Since Occidental College was founded in 1887, it has survived an economic crash that left it with just seven students, a fire that ravaged what was then its only building, student unrest and allegations of racial discrimination.
Although hundreds of other colleges have folded in the wake of similar adversities, Occidental continues to endure. College officials attribute the school's stability to its large endowment and the support of its fiercely loyal alumni.
As the small liberal arts college in Eagle Rock celebrates its centennial, it boasts an academic reputation as high as its tuition.
Yet, some say, it still lacks its own clear identity. The school's colors--black and orange--and its nickname and mascot--a tiger--mimic Princeton. Concrete pedestals at its three main entrances are reminiscent of Harvard. And students refer to Oxy as "the college of Stanford rejects."
But David Danelski, Occidental's dean of faculty, staunchly maintains that Oxy's identity has been long established: that of a small, liberal arts and sciences college that stresses high-quality teaching. "Our identity has been remarkably constant over our 100 years," he said. "We have remained true to our commitment to undergraduate education."
Not Widely Known
Others, however, concede that Occidental is still not widely known outside of educational circles, even on the West Coast.
"I had never heard of Oxy until my high school counselors recommended it," said senior Ken Lowney of Palo Alto, who also applied at Whitman in Walla Walla, Wash.; UC Berkeley, and the University of Oregon before he settled on Occidental as his first choice.
Senior Heidi Melsheimer of Arizona said she resisted the urgings of her parents, both Occidental alumni, that she attend the Eagle Rock campus because she felt it lacked the prestige of larger institutions. "I was determined not to like it--until I got here," she said. "Now I love it."
The sprawling 120-acre campus tucked into a residential enclave only minutes from downtown Los Angeles is an enigma. Unlike the noise and concrete that typifies other metropolitan campuses, Occidental is a tranquil island in the city--with acres of meticulously kept lawns, rose gardens, eucalyptus and jacaranda forests.
But life at Occidental is markedly different from that of the Ivy League schools in the East after which it was patterned. Shorts are common attire at Occidental, even in January. Students barbecue steaks outside their dormitory every two weeks. Professors often move their classes to the grassy knolls on campus or to nearby museums and art centers.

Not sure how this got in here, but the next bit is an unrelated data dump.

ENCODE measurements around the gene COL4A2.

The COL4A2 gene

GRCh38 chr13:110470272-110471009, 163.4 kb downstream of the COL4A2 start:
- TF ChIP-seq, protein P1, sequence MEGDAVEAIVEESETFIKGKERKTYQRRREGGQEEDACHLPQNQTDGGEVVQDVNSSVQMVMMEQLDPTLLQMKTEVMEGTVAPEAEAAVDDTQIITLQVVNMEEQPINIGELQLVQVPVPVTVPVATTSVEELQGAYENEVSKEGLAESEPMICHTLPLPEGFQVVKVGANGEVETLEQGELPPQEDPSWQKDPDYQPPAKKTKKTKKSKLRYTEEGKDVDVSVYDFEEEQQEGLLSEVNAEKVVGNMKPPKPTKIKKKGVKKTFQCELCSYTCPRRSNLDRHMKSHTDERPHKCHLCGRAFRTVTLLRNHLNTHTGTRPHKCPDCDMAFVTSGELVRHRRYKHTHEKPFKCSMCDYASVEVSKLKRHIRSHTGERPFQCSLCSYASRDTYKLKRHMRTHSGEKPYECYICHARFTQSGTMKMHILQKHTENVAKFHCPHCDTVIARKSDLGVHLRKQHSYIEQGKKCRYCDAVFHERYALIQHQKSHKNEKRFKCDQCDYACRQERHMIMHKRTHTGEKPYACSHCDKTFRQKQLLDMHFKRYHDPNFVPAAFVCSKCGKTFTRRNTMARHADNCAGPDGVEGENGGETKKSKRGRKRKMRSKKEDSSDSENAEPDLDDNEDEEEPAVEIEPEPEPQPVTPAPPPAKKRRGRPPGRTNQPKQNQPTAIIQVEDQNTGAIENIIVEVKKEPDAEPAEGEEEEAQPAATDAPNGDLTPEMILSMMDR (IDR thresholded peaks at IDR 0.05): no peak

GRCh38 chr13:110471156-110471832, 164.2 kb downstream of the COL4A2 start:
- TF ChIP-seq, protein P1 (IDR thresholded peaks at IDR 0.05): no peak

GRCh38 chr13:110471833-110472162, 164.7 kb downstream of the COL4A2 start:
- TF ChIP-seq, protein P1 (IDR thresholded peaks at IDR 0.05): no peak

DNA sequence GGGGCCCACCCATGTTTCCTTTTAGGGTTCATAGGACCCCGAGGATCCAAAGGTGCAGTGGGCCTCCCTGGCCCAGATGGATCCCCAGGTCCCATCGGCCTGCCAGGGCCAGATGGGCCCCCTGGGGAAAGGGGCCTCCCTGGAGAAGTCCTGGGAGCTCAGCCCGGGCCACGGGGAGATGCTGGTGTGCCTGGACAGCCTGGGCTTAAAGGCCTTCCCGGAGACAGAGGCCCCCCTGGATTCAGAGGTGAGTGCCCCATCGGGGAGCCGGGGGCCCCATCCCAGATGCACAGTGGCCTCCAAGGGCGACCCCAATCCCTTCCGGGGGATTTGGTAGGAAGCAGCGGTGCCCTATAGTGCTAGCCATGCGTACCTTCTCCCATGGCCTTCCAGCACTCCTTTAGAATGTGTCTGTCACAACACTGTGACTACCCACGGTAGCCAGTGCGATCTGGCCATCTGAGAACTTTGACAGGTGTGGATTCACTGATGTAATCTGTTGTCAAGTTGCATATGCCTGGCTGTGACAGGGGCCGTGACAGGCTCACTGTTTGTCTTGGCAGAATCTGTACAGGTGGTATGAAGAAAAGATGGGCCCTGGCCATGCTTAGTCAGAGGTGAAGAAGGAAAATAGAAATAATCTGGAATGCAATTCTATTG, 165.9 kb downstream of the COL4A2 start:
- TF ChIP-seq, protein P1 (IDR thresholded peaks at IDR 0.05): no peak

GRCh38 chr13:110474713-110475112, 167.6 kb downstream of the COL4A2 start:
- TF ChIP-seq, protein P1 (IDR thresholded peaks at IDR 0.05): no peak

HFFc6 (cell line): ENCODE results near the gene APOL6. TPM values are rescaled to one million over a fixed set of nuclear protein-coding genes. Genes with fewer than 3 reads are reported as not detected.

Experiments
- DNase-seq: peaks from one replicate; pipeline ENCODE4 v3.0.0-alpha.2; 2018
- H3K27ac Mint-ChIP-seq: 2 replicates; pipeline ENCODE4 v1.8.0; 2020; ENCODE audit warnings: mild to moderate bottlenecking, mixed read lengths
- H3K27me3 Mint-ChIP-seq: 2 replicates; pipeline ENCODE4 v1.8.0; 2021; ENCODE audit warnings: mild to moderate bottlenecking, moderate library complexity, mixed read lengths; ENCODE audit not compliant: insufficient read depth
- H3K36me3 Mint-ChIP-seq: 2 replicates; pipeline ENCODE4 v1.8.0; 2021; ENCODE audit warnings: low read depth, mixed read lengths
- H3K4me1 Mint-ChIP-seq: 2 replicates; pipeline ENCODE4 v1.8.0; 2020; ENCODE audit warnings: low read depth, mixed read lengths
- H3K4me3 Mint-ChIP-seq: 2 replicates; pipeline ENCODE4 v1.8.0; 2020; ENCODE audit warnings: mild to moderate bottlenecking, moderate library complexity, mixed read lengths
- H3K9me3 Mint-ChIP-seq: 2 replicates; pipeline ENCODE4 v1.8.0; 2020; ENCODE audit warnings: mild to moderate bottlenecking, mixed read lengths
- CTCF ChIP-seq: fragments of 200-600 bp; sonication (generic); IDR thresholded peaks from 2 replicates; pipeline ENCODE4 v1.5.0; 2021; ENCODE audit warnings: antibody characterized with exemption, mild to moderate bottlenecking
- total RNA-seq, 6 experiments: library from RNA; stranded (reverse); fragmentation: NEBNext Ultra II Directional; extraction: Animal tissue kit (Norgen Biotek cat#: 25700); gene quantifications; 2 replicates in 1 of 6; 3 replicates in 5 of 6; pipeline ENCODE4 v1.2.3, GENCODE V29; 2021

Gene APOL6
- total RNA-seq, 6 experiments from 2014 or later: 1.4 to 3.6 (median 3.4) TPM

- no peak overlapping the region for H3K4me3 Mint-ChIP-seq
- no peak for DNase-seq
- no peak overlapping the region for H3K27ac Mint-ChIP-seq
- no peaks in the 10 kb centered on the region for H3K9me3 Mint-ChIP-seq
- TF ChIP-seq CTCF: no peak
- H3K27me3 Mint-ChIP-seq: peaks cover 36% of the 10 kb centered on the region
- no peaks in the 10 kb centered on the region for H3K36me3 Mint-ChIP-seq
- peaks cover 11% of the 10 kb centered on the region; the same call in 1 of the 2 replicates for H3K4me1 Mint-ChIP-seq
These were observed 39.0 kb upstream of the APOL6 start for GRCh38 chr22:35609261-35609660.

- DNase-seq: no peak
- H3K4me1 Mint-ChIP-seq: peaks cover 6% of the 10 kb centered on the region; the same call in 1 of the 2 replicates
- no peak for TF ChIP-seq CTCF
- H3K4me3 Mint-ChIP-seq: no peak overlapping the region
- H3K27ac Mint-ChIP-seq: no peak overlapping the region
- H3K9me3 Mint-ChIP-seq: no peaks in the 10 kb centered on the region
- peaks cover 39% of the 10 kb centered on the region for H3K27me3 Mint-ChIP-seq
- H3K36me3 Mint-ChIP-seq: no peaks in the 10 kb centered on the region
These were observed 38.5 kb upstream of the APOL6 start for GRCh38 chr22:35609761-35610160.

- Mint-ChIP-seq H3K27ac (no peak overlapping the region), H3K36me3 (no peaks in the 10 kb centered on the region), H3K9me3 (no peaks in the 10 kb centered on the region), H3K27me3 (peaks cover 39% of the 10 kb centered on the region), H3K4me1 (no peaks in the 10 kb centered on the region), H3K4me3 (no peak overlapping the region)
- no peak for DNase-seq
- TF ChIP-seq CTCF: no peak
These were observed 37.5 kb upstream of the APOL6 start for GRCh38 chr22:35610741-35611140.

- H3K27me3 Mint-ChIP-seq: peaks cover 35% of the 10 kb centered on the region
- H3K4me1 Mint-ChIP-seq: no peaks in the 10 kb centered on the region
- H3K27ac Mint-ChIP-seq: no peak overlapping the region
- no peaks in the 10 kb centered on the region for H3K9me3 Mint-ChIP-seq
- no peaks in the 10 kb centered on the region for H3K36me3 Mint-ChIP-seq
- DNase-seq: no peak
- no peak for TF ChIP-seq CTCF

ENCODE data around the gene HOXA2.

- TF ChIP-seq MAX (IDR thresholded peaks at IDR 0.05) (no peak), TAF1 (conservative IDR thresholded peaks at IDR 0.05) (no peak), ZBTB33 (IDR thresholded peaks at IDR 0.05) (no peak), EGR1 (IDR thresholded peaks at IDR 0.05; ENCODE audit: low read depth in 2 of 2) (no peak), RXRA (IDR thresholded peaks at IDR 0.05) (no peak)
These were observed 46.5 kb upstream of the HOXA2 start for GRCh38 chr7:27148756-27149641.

Many students say that the smallness of Occidental (only 1,650 students), the reputation of its faculty and the beauty of its grounds were important in their decision to attend.
Richard C. Gilman, Oxy's president for 22 years, points out that Occidental is relatively young contrasted with many leading campuses. "It takes time to nurture and develop a reputation," Gilman said. "To attain the reputation of a Dartmouth or a Wesleyan takes a long, long time. Occidental emerged on the national scene much more recently, only in the last 25 years or so."
But emerged it has.
The academic rank of colleges is often based on the size of their endowments because foundations and corporations give the greatest sums to schools with the highest reputations. Occidental's endowment rose from less than $13 million when Gilman took the helm in 1965 to $110 million today. It has received grants from such leading contributors as the Rockefeller, Ford, Dreyfus and National Science foundations.
Aggressive Fund Raising
Much of the large endowment was raised in the last 10 years when the college undertook an aggressive fund-raising campaign. Earnings from the endowment are being used, in part, for improvements to some of the 33 buildings on campus and to develop new science, research and cultural facilities. Almost $16 million in improvements have been completed since 1975, and projects costing another $23 million are planned.
Occidental's resources place it in the top 5% among the 800 small, liberal arts colleges in the nation, according to the Research Corp. of Tucson, Ariz. And, out of more than 2,800 institutions ranked nationwide, including such large ones as Stanford, USC and Princeton, Occidental places about 70th, according to the National Assn. of College and University Business Officers.
But, in other studies, including a 1986 report in Change Magazine which ranked undergraduate schools on the percentage of doctoral candidates they have supplied, Occidental ranks lower than many of its California competitors, including its closest rival, Pomona College, also celebrating its centennial.
Fewer Graduate Students